Fun with Quantum
"Fun with Quantum" is a colletion of Jupyter notebooks that highlight specific aspects of Quantum Computing that are interesting and/or fun.
- Quantum Coin Game
- Simple Quantum Implementation for Boolean satisfiability problems
- Even Simpler Quantum Implementation for Boolean satisfiability problems (under development)
- GHZ Game (under development)
- Hardy's Paradox (under development)
1. Quantum Coin Game
Inspired by the TED talk of Shohini Ghose "Quantum computing explained in 10 minutes"
A slightly more current version of this Quantum Coin Game is now part of the official Qiskit Community Tutorials and can be played at http://ibm.biz/QiskitCoinGame
2. Simple Quantum Implementation for Boolean satisfiability problems
A simple implementation to solve Boolean satisfiability problems ("3SAT) using Qiskit and Grover's Quantum Search Algorithm. The aim is to show how easy such a problem can be solved on a Quantum Computer using Qiskit. To keep it as simple as possible, the theory is not explained in this notebook.
3. Even Simpler Quantum Implementation for Boolean satisfiability problems (under development)
An even simpler implementation to solve Boolean satisfiability problems ("3SAT) using Qiskit and Grover's Quantum Search Algorithm.
4. GHZ Game (under development)
5. Hardy's Paradox (under development)
A tutorial that discusses a specific version of the Einstein-Podolsky-Rosen (EPR) Paradox - implemented by Jan-R. Lahmann using Qiskit, binder and RISE, based on an idea in a former version of the Qiskit Textbook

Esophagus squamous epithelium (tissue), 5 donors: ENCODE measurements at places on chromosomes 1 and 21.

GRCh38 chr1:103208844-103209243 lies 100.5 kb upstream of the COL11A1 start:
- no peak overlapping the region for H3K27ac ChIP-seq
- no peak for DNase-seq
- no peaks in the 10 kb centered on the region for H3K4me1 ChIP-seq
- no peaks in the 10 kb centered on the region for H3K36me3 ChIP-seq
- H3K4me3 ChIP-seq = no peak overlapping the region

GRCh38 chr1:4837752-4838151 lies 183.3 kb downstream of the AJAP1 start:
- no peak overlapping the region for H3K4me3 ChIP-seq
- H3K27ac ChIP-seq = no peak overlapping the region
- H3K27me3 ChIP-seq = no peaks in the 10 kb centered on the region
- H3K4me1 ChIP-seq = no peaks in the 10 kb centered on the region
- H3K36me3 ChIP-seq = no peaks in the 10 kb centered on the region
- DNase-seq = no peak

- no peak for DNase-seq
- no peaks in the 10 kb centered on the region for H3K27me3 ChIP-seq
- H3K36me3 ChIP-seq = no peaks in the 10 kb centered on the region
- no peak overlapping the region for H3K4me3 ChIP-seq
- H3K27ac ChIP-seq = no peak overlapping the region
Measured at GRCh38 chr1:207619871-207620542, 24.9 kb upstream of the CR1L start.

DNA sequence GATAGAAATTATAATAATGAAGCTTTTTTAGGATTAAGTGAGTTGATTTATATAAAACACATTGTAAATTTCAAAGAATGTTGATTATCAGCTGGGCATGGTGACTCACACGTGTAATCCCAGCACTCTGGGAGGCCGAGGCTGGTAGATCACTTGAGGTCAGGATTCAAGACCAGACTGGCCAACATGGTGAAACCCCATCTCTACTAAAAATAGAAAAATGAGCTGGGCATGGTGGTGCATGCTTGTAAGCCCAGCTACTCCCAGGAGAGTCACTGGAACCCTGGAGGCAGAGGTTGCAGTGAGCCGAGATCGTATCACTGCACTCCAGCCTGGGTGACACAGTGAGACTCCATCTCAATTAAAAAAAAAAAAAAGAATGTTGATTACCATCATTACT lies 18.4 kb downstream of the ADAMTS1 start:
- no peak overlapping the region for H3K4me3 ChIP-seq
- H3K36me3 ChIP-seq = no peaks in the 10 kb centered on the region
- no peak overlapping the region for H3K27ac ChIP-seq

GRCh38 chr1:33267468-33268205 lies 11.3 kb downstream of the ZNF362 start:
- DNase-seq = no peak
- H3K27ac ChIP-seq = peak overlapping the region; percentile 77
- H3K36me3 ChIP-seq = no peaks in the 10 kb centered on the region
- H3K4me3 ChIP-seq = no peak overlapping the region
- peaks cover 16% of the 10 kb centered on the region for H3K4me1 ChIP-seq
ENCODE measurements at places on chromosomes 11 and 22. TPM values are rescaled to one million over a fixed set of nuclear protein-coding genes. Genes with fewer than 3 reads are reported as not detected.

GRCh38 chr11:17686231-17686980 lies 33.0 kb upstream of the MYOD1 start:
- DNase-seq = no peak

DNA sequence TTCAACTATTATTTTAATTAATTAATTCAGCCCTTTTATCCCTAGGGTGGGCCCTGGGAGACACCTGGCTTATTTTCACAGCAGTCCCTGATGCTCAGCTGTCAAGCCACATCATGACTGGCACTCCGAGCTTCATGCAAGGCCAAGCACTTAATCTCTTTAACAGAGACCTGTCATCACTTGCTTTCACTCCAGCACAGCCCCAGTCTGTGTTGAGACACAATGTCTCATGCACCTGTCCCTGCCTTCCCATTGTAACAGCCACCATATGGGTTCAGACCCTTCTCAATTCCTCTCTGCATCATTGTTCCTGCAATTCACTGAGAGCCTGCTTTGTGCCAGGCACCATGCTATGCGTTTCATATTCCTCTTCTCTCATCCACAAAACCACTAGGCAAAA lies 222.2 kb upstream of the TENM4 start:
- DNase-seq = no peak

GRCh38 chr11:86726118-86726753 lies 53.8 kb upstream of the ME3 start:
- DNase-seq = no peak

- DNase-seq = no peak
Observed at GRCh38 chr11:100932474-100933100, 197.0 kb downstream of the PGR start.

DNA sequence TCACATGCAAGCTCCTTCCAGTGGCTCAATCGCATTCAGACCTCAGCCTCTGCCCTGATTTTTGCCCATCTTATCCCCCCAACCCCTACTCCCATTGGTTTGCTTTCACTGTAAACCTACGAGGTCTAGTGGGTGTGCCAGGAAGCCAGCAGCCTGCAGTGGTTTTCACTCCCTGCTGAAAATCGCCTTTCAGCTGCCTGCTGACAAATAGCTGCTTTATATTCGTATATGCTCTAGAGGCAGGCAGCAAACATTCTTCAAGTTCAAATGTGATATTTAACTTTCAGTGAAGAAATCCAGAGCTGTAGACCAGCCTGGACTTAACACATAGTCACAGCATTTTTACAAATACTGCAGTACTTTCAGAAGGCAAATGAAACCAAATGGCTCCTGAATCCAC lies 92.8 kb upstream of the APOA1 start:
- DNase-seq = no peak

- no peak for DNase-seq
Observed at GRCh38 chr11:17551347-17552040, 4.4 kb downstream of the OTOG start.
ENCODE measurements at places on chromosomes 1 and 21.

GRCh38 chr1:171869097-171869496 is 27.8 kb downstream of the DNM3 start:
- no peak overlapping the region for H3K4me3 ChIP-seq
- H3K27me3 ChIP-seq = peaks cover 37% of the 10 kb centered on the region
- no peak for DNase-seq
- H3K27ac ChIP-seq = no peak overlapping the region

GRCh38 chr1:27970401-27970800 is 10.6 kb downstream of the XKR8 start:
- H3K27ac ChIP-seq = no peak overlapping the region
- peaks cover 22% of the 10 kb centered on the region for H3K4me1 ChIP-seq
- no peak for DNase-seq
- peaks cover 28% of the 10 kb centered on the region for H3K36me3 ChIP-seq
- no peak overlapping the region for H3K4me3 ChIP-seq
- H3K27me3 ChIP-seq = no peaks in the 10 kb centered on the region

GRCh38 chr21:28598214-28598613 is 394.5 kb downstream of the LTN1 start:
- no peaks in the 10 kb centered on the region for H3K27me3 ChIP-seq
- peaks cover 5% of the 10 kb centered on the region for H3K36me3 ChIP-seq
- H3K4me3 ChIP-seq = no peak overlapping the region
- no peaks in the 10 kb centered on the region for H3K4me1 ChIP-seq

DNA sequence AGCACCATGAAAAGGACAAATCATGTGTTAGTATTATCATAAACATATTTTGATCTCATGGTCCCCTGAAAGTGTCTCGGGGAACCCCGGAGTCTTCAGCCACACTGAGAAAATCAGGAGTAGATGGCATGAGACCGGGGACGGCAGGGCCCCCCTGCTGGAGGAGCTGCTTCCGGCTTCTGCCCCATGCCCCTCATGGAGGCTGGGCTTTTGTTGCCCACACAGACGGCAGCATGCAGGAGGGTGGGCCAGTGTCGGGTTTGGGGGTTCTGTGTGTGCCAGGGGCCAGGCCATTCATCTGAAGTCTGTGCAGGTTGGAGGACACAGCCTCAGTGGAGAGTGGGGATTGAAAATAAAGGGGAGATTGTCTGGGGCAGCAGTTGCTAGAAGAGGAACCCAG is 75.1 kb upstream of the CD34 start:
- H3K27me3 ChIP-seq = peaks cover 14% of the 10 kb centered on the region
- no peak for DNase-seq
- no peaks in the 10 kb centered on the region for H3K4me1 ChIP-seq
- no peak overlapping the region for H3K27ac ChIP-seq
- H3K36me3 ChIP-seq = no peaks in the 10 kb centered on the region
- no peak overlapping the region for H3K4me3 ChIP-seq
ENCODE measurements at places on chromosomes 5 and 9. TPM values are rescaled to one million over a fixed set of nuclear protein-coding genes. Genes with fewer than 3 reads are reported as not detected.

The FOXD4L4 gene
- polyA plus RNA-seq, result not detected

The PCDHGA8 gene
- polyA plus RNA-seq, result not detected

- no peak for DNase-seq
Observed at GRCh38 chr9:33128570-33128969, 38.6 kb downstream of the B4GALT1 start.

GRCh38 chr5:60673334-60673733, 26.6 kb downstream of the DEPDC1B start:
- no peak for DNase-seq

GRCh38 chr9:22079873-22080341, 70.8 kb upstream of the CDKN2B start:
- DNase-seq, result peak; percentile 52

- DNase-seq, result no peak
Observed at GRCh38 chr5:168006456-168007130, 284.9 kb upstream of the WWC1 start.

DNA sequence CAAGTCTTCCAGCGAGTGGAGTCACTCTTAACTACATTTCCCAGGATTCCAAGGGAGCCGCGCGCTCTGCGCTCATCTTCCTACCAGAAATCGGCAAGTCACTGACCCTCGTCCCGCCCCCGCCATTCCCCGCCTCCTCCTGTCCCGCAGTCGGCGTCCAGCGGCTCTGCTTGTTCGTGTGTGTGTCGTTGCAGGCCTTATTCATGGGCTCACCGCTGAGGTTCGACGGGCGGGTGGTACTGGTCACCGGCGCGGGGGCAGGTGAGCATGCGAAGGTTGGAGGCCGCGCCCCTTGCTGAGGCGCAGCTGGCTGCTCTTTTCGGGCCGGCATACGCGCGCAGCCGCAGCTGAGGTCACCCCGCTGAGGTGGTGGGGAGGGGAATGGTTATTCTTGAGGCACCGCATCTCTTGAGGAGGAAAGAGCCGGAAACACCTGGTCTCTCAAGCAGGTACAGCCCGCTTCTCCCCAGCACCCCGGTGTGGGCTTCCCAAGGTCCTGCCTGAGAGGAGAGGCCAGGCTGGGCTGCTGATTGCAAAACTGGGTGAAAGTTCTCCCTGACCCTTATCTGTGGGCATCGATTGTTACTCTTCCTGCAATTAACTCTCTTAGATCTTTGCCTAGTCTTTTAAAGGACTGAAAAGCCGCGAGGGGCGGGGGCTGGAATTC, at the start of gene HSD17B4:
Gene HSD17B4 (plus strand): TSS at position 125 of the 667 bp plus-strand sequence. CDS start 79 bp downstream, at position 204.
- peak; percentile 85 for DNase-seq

Usage instructions for the RISE Slideshow Extension
Some of the binder images in this repository automatically launch RISE, a Jupyter/IPython Slideshow Extension.
Navigation is easy:
- "Ctrl -" and "Ctrl +" (or "command -", "command +") adjust the zoom level to fit the text to the browser window
- Use "Space" and "Shift Space" to navigate through the slides (right & left arrow keys also work, but might skip some slides)
- "Shift + Enter" executes the interactive cells (might need to click the cell, first)
- Execute the interactive cells on each slide ("In :", etc)
- In case a cell is not formatted correctly, try to double-click and then "Shift Enter" to re-execute
- Interactive cells can be modified, if needed
- "X" at the top left exits the slideshow and enters the jupyter notebook interface
Jan-R. Lahmann, http://twitter.com/JanLahmann